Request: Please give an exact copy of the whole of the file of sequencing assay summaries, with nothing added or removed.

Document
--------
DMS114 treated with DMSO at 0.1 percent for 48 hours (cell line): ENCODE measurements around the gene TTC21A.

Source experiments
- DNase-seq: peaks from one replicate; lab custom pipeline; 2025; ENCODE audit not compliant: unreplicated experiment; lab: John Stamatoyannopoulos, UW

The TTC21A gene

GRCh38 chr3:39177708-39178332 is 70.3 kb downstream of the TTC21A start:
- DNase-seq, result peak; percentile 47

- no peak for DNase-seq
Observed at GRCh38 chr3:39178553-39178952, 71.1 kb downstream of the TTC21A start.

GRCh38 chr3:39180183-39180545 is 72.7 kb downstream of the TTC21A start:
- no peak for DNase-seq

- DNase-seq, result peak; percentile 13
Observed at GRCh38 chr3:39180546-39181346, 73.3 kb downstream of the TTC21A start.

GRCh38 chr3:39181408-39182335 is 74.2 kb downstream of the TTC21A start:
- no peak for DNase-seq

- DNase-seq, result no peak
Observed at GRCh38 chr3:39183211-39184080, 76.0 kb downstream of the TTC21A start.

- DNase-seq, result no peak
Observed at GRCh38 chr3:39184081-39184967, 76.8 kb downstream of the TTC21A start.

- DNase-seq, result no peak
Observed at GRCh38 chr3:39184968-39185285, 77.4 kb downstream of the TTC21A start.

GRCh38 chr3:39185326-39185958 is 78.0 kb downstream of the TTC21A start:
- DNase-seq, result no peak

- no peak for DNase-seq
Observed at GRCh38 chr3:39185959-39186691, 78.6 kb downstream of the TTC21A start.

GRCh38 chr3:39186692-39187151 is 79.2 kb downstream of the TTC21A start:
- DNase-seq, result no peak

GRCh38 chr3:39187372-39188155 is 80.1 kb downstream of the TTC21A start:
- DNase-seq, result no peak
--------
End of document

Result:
DMS114 treated with DMSO at 0.1 percent for 48 hours (cell line): ENCODE measurements around the gene TTC21A.

Source experiments
- DNase-seq: peaks from one replicate; lab custom pipeline; 2025; ENCODE audit not compliant: unreplicated experiment; lab: John Stamatoyannopoulos, UW

The TTC21A gene

GRCh38 chr3:39177708-39178332 is 70.3 kb downstream of the TTC21A start:
- DNase-seq, result peak; percentile 47

- no peak for DNase-seq
Observed at GRCh38 chr3:39178553-39178952, 71.1 kb downstream of the TTC21A start.

GRCh38 chr3:39180183-39180545 is 72.7 kb downstream of the TTC21A start:
- no peak for DNase-seq

- DNase-seq, result peak; percentile 13
Observed at GRCh38 chr3:39180546-39181346, 73.3 kb downstream of the TTC21A start.

GRCh38 chr3:39181408-39182335 is 74.2 kb downstream of the TTC21A start:
- no peak for DNase-seq

- DNase-seq, result no peak
Observed at GRCh38 chr3:39183211-39184080, 76.0 kb downstream of the TTC21A start.

- DNase-seq, result no peak
Observed at GRCh38 chr3:39184081-39184967, 76.8 kb downstream of the TTC21A start.

- DNase-seq, result no peak
Observed at GRCh38 chr3:39184968-39185285, 77.4 kb downstream of the TTC21A start.

GRCh38 chr3:39185326-39185958 is 78.0 kb downstream of the TTC21A start:
- DNase-seq, result no peak

- no peak for DNase-seq
Observed at GRCh38 chr3:39185959-39186691, 78.6 kb downstream of the TTC21A start.

GRCh38 chr3:39186692-39187151 is 79.2 kb downstream of the TTC21A start:
- DNase-seq, result no peak

GRCh38 chr3:39187372-39188155 is 80.1 kb downstream of the TTC21A start:
- DNase-seq, result no peak